Severe Thunderstorm Warning

Silo at Sumner County Park, Gallatin

The villagers didn't pay any attention to me, Thursday, and no one pursued me to this place.

Thursday evening, I checked with the Gallatin locals who said, “When they issue a tornado warning, then you should pay attention,” but said they thought the severe thunderstorm wouldn’t materialize.  I was glad when they said that and headed out Nashville Pike, feeling subversive riding in traffic, to a street named Something Circle, between a Wendy’s fast food restaurant and either a strip mall or a sit-down chain restaurant (all that commercial stuff looks alike on a busy four-lane).

Certainly it was warm enough, outside, and would have been humid if it hadn’t been windy.  I welcomed the wind because it made flight problematic for the variety of little, whitish colored gnats that swarm in the area of an evening.  The neighborhoods I rode through were pleasant and shady – mostly attractive, 40 year-old Tennessee brick houses with established lawns and leafy trees for landscaping.

I found a street that cut through to Lock 4 Road, which runs the length of a peninsula of sorts to Sumner County Park.  I turned right and pedaled to the park over a series of more and steeper hills than I am used to riding here at Stepford.  This being the third time I rode the hills, I found them easier than I had when first encountered Monday night.  Near the road’s end, not far from the entrance of the park, I negotiated a bolted-down speed bump, riding the six inches of pavement between its end and the ditch.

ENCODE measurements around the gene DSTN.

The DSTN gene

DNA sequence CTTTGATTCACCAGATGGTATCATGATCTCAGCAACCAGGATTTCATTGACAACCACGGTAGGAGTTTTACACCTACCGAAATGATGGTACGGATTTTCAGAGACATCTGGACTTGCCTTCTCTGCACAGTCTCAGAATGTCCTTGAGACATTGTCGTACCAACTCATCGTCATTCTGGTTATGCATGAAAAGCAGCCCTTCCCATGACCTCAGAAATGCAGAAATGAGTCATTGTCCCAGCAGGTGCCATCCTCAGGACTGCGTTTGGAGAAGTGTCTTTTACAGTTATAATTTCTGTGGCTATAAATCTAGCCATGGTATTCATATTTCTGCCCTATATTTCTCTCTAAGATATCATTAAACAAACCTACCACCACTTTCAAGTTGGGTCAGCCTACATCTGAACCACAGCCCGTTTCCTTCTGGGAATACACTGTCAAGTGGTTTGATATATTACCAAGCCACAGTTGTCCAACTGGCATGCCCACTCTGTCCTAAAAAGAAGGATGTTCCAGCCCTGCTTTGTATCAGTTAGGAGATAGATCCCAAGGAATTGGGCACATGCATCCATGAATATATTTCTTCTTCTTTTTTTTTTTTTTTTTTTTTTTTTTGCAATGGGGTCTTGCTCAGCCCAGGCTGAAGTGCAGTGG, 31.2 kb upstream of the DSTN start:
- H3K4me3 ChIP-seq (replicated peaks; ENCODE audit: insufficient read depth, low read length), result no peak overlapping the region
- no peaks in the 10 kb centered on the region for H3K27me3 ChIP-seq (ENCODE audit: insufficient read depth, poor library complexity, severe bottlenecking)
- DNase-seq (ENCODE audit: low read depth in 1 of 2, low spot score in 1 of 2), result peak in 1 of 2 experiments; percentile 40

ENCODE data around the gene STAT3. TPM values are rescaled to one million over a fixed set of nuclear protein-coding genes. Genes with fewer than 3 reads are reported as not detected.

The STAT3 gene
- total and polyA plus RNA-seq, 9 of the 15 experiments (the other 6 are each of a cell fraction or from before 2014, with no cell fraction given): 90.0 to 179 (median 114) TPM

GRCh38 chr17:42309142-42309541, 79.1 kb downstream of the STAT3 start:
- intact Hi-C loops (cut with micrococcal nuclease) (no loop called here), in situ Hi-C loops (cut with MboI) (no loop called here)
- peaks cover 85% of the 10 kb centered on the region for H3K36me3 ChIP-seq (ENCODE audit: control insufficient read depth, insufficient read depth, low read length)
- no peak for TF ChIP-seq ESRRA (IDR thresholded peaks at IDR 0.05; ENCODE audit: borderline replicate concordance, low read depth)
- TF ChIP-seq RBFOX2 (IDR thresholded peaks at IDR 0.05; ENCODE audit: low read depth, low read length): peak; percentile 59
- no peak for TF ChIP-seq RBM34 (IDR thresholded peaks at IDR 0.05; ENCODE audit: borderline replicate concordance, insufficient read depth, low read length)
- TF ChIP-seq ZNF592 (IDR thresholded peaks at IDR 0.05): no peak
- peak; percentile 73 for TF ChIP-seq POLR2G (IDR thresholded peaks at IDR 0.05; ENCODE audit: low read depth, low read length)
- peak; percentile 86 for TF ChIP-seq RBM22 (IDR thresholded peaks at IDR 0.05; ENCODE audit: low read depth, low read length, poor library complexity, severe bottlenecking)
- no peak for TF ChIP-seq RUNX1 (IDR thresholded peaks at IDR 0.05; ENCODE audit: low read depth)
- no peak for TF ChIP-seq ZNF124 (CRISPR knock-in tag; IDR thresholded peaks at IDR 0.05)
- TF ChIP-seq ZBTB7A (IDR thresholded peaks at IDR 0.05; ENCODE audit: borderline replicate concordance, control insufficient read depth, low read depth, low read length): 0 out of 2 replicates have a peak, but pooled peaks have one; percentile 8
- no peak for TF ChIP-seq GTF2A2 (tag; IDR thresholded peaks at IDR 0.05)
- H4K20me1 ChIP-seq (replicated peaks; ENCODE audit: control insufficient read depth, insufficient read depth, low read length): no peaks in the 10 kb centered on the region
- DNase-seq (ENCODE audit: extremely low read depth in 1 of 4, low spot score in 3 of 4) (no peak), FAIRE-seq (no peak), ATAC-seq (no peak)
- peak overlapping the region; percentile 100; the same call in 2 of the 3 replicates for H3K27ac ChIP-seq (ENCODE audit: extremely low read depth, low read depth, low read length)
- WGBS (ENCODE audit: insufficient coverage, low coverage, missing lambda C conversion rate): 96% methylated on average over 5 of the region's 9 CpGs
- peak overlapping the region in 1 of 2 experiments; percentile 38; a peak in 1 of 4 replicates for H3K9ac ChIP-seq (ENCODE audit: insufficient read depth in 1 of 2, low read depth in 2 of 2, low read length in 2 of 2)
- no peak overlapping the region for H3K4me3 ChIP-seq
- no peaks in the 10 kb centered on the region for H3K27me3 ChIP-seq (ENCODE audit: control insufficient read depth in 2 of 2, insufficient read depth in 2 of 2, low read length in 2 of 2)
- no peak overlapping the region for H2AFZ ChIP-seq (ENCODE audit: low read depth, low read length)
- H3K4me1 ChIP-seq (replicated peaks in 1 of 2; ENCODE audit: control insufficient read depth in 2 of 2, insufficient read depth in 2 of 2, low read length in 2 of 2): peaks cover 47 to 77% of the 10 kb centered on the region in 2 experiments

At the park, I saw an old man fishing at a dock with a little boy.  I saw young people sitting across from each other at a covered picnic area.  I saw two men fishing at the lake’s shore.  The water looked calm.  The grassy slopes leading down to the water’s edge looked like a good place to launch a kayak.  I rode on back out of the park past where mountain-bike trails crossed the paved park road.  At Lock 4 Road, I turned right and pedaled a short way and right again up a gravel road to the silo pictured above.  Although I am no fan of horror movies, even the early Universal films of that genre, I found myself thinking of Boris Karloff, whose stage name inspired my Internet moniker.  I snapped a couple of pictures of my Razesa by the dilapidated concrete structure, then rode back to the hotel.